Charlie Crist, Florida's feckless and lazy ex-governor, has fetched up on the payroll of mega personal injury law firm, Morgan & Morgan. Good place for him, as the ideologically nimble Crist caused countless cases of political whiplash across Florida over the four years of his quirky and accomplishment-free governorship.
Rick Scott, Florida's new chief executive, entered office last week with a top-to-bottom conservative agenda. The Naples businessman, a wealthy former hospital entrepreneur and political novice who financed his own campaign, says his main missions are to create private sector jobs and make Florida's government more efficient, svelte, and less expensive.
To accomplish these goals Scott has promised to right-size the state work force, use vouchers to improve education by lowering government school enrollment, and do away with unnecessary state regulations, perhaps even unnecessary state agencies. He wants to cut Florida's corporate income tax and property taxes.
Liberals, Democrats, union officials, incompetent school teachers, environmentalists (please excuse some unavoidable redundancy here), government supernumeraries, and many of the state's newspaper editorial writers are worried. They should be.
"Taxation, regulation, and litigation" together make up "the axis of unemployment," Scott said in his inaugural address. Just so. And there was this: "It requires magical thinking to expect government to create prosperity. Government has no resources of its own. Government can only give to us what it has previously taken from us, minus a huge cut for the government middleman." In case some still didn't get the message, he added that government is "the enemy of prosperity." Clear enough.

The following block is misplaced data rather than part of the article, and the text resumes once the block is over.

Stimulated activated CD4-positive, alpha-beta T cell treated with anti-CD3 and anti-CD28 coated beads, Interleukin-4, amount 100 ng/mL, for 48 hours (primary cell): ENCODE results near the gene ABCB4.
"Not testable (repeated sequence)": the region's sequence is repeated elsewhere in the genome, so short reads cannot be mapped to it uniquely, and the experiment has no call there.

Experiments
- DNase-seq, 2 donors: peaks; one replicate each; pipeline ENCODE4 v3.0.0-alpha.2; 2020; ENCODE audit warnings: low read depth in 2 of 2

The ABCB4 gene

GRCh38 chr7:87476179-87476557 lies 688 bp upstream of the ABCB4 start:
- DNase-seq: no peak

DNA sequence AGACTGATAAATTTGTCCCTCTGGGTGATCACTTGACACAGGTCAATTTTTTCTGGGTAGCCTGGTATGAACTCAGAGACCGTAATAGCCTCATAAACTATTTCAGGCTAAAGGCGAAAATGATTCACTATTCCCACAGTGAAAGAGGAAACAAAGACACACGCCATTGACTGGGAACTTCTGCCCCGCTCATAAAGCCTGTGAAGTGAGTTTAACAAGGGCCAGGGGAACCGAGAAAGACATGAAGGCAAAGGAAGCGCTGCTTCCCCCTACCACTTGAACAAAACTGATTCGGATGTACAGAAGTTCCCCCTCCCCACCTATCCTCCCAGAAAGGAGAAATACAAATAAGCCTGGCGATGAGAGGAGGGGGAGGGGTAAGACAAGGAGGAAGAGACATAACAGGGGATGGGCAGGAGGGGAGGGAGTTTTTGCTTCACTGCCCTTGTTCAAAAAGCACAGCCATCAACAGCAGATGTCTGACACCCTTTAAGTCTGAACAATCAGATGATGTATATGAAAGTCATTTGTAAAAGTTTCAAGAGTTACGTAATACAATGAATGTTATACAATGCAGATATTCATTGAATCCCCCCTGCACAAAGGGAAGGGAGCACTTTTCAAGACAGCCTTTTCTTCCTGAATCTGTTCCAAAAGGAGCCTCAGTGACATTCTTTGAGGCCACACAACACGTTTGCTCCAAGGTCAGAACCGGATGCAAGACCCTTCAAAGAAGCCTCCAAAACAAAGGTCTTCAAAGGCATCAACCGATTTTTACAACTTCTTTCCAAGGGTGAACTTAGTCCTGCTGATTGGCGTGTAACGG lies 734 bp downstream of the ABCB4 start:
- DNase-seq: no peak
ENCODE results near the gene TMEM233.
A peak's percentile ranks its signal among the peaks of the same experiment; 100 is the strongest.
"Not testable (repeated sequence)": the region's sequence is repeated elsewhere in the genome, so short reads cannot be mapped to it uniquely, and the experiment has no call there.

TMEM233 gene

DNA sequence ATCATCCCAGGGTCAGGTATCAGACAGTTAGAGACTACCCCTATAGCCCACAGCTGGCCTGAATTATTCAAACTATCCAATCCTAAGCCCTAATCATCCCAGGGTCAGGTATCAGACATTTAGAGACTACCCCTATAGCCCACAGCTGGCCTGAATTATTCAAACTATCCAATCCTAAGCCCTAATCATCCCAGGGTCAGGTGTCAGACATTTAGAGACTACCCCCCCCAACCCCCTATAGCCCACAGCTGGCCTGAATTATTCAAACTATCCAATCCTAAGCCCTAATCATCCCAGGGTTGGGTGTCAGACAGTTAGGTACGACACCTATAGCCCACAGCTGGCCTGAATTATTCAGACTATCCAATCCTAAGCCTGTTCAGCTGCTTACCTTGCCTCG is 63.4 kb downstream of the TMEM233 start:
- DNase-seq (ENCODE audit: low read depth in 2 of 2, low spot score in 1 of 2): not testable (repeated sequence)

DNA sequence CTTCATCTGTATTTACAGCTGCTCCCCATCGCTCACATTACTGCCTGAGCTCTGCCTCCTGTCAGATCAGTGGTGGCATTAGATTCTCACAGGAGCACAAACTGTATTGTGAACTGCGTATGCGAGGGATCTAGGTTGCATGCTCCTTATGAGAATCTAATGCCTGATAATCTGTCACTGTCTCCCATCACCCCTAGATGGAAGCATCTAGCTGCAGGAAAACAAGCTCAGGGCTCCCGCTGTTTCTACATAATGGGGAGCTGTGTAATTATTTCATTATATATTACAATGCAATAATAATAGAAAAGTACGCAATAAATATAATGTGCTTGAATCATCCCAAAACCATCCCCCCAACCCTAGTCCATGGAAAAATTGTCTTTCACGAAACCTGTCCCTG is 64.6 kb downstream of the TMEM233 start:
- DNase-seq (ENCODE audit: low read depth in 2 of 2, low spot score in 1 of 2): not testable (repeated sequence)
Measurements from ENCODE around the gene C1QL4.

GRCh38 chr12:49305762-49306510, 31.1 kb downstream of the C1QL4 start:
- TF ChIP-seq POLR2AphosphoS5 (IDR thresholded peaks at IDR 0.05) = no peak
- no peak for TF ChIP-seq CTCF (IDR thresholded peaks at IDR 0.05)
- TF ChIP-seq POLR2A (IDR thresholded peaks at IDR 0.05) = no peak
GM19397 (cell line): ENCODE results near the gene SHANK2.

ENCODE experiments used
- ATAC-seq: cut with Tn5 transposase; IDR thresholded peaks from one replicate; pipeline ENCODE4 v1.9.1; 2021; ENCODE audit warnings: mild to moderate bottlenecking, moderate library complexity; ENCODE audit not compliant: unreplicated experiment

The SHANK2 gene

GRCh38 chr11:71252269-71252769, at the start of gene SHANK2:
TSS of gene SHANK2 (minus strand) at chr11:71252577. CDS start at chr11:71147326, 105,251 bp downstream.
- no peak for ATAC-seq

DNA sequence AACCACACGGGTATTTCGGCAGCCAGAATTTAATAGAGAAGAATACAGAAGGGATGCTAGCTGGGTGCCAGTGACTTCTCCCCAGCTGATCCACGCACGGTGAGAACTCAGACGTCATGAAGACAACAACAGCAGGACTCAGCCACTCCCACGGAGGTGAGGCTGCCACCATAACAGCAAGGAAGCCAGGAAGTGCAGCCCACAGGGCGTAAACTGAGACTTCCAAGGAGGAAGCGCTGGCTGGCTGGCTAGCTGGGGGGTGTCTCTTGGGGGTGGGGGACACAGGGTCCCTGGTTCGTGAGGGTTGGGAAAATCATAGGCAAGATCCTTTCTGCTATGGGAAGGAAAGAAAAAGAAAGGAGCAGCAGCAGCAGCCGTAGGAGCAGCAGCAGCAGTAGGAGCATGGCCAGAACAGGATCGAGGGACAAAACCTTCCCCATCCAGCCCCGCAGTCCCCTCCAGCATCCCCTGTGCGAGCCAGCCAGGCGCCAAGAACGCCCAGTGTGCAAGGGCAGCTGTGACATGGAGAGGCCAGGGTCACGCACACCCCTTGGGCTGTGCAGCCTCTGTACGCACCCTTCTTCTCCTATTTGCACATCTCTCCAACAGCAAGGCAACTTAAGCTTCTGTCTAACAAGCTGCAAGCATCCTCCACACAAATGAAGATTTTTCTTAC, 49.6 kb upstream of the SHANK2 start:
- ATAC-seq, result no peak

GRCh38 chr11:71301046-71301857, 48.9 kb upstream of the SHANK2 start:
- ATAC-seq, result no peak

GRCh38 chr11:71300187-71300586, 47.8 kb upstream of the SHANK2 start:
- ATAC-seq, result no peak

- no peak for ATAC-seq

No wonder Democrats and their media apologists are stressed. Scott is going after all three legs of their policy stool.
Suiting the action to the word, Scott has instituted a freeze on all new state rule-making until the good regs can be parsed from the bad ones, which will be eliminated. He will create an Office of Fiscal Accountability and Regulatory Reform to do the sorting.
A successful private sector executive before seeking public office for the first time this year, Scott is turning out career politicians and bureaucrats from Florida executive positions and going to the world of business and the military for talent. He appointed a former developer to head the state's growth management agency and put a shipyard executive in charge of Florida's environmental protection agency. His chief of staff is a savvy retired Army colonel. This has put a real chill in the trail mix at Florida Sierra Club meetings.
For many Republican office holders it has been little more than a tic to say that they plan to bring more business-like practices to government. Their resolve in this area often hasn't lasted much longer than the inaugural hors de oeuvres. This guy may actually mean it.
Scott won't find it easy. The recession hit Florida harder than most states. Along with the sunshine, Florida still has 12 percent unemployment, more than two percentage points above the national average. The state is looking at a $3.5 billion shortfall in next year's budget. So Scott may well have to back up his pledge to make state agencies justify "every penny they spend" just to break even this year. He says he wants to cut Florida's state budget back to 2004 level spending.